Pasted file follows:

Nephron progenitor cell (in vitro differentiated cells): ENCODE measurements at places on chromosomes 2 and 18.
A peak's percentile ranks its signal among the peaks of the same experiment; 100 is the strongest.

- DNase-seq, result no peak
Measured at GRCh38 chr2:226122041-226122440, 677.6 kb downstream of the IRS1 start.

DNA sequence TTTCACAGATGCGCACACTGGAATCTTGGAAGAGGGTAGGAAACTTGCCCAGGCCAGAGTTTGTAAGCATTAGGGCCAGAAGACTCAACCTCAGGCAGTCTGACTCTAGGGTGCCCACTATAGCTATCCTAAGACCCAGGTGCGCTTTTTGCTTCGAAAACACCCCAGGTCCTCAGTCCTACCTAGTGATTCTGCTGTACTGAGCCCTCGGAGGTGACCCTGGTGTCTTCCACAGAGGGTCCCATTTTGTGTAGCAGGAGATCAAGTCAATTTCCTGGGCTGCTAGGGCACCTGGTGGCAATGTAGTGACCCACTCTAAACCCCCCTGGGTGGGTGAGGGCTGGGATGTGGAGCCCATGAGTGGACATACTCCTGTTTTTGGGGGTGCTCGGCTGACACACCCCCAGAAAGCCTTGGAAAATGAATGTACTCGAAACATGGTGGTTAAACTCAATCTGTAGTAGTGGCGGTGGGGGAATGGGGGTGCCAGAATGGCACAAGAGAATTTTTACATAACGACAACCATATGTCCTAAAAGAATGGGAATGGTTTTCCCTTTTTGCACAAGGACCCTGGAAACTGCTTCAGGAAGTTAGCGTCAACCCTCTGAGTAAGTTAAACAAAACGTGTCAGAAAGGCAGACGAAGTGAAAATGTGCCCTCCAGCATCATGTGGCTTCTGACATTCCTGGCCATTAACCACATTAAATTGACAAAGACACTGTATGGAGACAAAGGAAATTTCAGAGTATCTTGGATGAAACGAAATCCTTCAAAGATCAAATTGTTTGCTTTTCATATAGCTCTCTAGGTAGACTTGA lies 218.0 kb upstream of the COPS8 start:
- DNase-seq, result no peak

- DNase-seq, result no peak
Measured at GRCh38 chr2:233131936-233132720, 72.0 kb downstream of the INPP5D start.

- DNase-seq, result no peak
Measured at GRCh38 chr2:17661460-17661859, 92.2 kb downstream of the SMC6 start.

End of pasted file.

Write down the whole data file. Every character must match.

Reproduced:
Nephron progenitor cell (in vitro differentiated cells): ENCODE measurements at places on chromosomes 2 and 18.
A peak's percentile ranks its signal among the peaks of the same experiment; 100 is the strongest.

- DNase-seq, result no peak
Measured at GRCh38 chr2:226122041-226122440, 677.6 kb downstream of the IRS1 start.

DNA sequence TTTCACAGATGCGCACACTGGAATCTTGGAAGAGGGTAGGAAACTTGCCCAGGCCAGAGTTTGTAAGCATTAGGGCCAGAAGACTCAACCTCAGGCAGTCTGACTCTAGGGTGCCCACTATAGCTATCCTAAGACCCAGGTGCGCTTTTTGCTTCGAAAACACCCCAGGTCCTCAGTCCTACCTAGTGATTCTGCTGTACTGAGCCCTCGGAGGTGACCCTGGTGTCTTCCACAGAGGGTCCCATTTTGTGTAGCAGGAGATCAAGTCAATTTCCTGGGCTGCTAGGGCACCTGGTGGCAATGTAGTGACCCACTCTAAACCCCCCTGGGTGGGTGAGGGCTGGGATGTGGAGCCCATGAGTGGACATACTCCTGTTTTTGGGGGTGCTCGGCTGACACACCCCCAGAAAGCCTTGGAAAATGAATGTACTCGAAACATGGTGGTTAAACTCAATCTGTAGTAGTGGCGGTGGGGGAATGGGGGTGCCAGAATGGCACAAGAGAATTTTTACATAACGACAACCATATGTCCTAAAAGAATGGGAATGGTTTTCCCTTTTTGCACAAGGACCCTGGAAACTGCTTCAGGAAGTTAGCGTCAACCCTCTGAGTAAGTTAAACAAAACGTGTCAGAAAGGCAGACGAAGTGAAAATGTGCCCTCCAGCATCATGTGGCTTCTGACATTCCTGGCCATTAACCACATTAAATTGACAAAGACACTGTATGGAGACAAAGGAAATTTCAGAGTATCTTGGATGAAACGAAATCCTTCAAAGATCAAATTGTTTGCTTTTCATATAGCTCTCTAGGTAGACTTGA lies 218.0 kb upstream of the COPS8 start:
- DNase-seq, result no peak

- DNase-seq, result no peak
Measured at GRCh38 chr2:233131936-233132720, 72.0 kb downstream of the INPP5D start.

- DNase-seq, result no peak
Measured at GRCh38 chr2:17661460-17661859, 92.2 kb downstream of the SMC6 start.